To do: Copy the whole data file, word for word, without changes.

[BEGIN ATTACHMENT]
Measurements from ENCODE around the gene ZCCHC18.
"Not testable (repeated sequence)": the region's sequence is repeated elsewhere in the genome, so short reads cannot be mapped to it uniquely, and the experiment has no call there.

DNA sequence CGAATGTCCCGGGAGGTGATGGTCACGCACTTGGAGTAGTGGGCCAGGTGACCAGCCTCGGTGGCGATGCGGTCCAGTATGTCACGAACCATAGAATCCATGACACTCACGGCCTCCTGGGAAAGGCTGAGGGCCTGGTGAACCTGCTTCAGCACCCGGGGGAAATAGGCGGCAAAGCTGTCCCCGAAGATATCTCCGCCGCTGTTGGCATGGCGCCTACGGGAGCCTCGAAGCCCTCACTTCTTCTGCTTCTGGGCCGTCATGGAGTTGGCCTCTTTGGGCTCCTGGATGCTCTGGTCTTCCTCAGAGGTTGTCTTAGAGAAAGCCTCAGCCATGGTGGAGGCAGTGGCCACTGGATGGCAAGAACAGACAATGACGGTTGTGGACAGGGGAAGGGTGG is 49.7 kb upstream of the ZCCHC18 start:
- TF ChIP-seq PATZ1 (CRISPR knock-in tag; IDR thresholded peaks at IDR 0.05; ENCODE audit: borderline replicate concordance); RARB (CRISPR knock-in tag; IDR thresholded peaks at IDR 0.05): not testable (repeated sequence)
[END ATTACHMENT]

Measurements from ENCODE around the gene ZCCHC18.
"Not testable (repeated sequence)": the region's sequence is repeated elsewhere in the genome, so short reads cannot be mapped to it uniquely, and the experiment has no call there.

DNA sequence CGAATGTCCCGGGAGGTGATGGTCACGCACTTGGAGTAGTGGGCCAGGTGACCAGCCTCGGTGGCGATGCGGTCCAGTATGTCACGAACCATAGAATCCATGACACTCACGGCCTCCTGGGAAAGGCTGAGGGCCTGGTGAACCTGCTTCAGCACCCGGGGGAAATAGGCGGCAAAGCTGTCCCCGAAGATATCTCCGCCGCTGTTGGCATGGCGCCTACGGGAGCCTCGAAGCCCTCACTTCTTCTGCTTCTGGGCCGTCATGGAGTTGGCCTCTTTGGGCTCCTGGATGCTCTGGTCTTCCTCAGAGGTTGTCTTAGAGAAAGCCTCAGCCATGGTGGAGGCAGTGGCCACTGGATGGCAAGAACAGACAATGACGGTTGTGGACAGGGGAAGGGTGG is 49.7 kb upstream of the ZCCHC18 start:
- TF ChIP-seq PATZ1 (CRISPR knock-in tag; IDR thresholded peaks at IDR 0.05; ENCODE audit: borderline replicate concordance); RARB (CRISPR knock-in tag; IDR thresholded peaks at IDR 0.05): not testable (repeated sequence)